Next Generation KM Vol. 2, Social Bookmarking, KM Maturity Model, Knowledge Advisors
KM Book of the Week
The second volume in this new series of reports continues to separate KM myth (and hype) from the reality, detailing the thoughts of these leading KM gurus, and presenting their theories in a highly practical context. With positive and realistic perspectives, this unique report illustrates the theories and practices that enterprises must understand if they are to be successful in acquiring and exploiting knowledge management.
Areas covered include:
- Comparing, contrasting, connecting corporate and personal KM;
- The road from command and control to knowledge sharing;
- Interpersonal knowledge management (IPKM);
- Social network analysis and social software;
- Seven steps to personal knowledge management;
- How do we know knowledge works;
- Relationship of CRM and other disciplines to KM;
- Knowledge networks and value creation;
- The creation and reuse of project knowledge;
- Achieving accountability through shared values;
- New roles for top and middle managers;
- Increasing performance through knowledge;
- Defining and organizing communities of practice.
Next Generation Knowledge Management, Volume 2 draws together feedback from thousands of interviews and meetings with those people currently facing, and engaging with, the challenge of KM. It presents their combined experience in a highly practical reference source.
- CHAPTER 1 Comparing, contrasting, connecting corporate and personal KM — Steve Barth and David Snowden
- CHAPTER 2 Road from command and control to knowledge sharing — Robert H. Buckman
- CHAPTER 3 Interpersonal knowledge management (IPKM) — David Gurteen
- CHAPTER 4 KM mavens: The way ideas rise, emerge and mingle — Patti Anklam
- CHAPTER 5 This one’s for the knowledge worker — Jerry Ash with Carl Frappaolo
- CHAPTER 6 How do we know knowledge works? — Megan Santosus
- CHAPTER 7 Knowledge, networks and value creation — Verna Allee
- CHAPTER 8 Creation and reuse of project knowledge — Nancy Dixon
- CHAPTER 9 Achieving accountability through shared values — Rob Lebow
- CHAPTER 10 Increasing performance through knowledge — Nick Milton
KM Blog of the Week
Intelligent Agent — Social Bookmarking For Enterprise Knowledge Management by Robert Berkman
This is an unconventional post:
- It is long — and reads more like a published article than a typical blog entry
- For readers of my subscription-based journal, The Information Advisor, it serves as an online supplement to the March 2007 Knowledge Management Supplement article “Social Bookmarking as a Knowledge Management Strategy”
- On April 15th, as an experiment on this blog, I will share that full article, which also contains a detailed feature comparison chart of both fee-based and free social bookmarking vendors and sites here on Intelligent Agent.
In the March 2007 Information Advisor “Knowledge Management” supplement I discussed how social bookmarking can be used as a means to share knowledge and find internal expertise — in other words to facilitate knowledge management in an organization. I also examined and profiled two leading fee based vendors that have launched a product specifically designed for enterprise use: ConnectBeam and Cogenz.
In that article, though I also discussed how certain free, public social bookmarking sites could also be suitable for enterprise use — IF — they offered a “groups” function. In other words: the ability to create your own customized group where you could share your bookmarks within a defined group — such as a workforce team, department, project team, or any other defined group. That article provided a list of social bookmarking firms that fit that criteria, and included a detailed feature comparison chart (to be published here next month).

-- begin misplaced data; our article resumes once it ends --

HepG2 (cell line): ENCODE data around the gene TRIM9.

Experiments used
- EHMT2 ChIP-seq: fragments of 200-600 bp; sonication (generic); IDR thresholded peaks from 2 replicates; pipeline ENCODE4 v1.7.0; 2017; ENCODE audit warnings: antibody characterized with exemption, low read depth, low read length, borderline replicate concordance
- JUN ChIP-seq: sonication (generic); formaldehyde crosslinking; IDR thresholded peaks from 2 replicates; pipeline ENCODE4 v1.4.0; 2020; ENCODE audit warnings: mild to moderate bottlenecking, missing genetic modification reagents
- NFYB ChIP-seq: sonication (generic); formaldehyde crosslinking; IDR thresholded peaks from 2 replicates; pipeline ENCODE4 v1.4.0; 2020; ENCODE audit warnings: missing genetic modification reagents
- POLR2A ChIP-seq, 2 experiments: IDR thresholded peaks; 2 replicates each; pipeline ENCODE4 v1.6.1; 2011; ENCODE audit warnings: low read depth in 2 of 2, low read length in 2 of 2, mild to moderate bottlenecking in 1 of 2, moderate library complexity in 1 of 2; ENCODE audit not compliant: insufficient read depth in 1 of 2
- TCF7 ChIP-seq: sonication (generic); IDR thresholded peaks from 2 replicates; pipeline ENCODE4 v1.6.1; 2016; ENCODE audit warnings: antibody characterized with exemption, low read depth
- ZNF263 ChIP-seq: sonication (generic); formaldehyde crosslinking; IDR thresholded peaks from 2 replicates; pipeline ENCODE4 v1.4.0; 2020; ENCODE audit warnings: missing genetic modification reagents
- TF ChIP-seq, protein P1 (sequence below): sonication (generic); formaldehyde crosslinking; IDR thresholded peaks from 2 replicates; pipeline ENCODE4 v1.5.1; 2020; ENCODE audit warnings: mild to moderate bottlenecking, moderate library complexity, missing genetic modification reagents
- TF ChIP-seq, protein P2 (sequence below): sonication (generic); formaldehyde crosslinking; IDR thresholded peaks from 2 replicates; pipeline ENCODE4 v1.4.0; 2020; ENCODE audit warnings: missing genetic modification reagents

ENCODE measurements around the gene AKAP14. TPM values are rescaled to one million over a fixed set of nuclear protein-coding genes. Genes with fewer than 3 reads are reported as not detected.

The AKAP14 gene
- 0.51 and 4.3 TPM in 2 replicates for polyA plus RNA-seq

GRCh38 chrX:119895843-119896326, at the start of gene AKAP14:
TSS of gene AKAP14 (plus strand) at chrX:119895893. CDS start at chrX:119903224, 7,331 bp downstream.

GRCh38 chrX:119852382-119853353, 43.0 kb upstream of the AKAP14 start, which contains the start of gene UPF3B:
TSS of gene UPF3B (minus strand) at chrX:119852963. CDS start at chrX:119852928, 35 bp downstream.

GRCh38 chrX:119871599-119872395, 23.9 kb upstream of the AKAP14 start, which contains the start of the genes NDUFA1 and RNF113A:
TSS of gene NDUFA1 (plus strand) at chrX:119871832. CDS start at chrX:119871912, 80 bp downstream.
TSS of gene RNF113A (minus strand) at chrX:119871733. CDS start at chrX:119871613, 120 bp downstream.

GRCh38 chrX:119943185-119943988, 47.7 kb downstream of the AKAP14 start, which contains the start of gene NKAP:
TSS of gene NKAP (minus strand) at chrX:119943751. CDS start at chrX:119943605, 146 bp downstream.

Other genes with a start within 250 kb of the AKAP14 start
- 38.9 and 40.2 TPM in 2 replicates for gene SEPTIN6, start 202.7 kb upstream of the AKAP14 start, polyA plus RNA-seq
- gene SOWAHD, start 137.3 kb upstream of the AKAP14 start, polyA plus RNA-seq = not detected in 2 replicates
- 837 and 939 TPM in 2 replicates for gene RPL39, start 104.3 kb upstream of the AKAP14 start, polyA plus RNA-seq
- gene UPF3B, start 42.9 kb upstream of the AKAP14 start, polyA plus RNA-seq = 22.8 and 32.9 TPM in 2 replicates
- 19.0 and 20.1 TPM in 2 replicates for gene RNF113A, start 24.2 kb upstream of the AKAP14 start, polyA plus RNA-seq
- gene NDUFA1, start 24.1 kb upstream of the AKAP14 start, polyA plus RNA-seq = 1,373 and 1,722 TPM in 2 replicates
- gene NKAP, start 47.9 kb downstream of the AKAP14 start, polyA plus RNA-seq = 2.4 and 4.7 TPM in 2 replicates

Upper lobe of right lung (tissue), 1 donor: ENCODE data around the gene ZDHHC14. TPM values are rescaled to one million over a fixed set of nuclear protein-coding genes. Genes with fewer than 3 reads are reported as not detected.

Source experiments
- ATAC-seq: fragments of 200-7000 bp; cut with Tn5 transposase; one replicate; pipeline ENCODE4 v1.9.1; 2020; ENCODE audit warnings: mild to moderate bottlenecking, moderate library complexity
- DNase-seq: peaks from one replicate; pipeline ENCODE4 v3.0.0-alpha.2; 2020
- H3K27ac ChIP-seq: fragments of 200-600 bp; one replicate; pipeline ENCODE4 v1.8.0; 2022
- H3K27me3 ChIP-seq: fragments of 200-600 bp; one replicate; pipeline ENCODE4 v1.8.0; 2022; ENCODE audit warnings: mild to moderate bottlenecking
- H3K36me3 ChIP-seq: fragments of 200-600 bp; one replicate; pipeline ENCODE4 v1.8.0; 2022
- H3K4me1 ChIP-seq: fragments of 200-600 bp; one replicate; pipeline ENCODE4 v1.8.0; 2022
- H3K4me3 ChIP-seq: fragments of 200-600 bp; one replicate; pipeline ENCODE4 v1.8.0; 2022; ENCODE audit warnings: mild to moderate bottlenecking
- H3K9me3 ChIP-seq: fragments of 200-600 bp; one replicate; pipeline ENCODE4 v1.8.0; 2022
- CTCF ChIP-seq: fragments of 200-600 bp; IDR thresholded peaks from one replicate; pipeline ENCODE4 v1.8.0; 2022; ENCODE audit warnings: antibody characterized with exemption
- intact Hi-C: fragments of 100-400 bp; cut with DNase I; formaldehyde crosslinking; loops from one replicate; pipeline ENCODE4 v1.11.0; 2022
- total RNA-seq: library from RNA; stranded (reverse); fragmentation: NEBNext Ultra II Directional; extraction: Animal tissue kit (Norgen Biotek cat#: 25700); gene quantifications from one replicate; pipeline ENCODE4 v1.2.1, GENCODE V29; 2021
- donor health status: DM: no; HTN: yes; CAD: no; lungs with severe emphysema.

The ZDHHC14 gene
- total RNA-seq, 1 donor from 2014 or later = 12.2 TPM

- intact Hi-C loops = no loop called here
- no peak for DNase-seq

Those free social bookmarking sites that fit my criteria for potential enterprise use are:
KM Link of the Week
KMMM is a methodology to develop Knowledge Management goal oriented, systematically and holistically. It consists of two models, a development model and an analysis model.
The development model defines five maturity levels and provides information how to make the next reasonable step in Knowledge Management Development. The analysis model helps to take account of all important aspects of Knowledge Management and reveals which topics should be developed in future. As a third component an auditing process is defined which structures planning, data collection by interviews and workshops, and feedback sessions.
KM Question of the Week
Q: I would like to learn more about the role knowledge advisors play at HP.
A: Knowledge advisors perform the following tasks:
- Help users learn about and use the available people, process, and technology KM components. Provide consulting on processes and tools.
- Facilitate collaboration. Connect people to others who can help them or whom they can help.
- Direct users to the right knowledge sources based on their specific needs. Locate relevant knowledge resources.
- Assist users in searching for content and knowledge. Find reusable content.
- Actively offer assistance to work teams. Engage by contacting users, not just waiting for requests to arrive.
- Review content submitted to repositories for compliance to quality standards, and follow up as required to improve quality.
- Solicit user feedback. Direct feedback to the right person within the KM team.
- Conduct training. Create and record self-paced courses.
- Search for information to help meet deadlines. Send search results to users who are not connected to the network.
- Network with other knowledge advisors. Back each other up. Help respond to requests. Take over open requests at the end of the work day based on being in different time zones.
For more information, see Knowledge Advisors at Hewlett-Packard: Connecting People with Information by Chris Riemer and Pam Coulter Enright of Knowledge Street.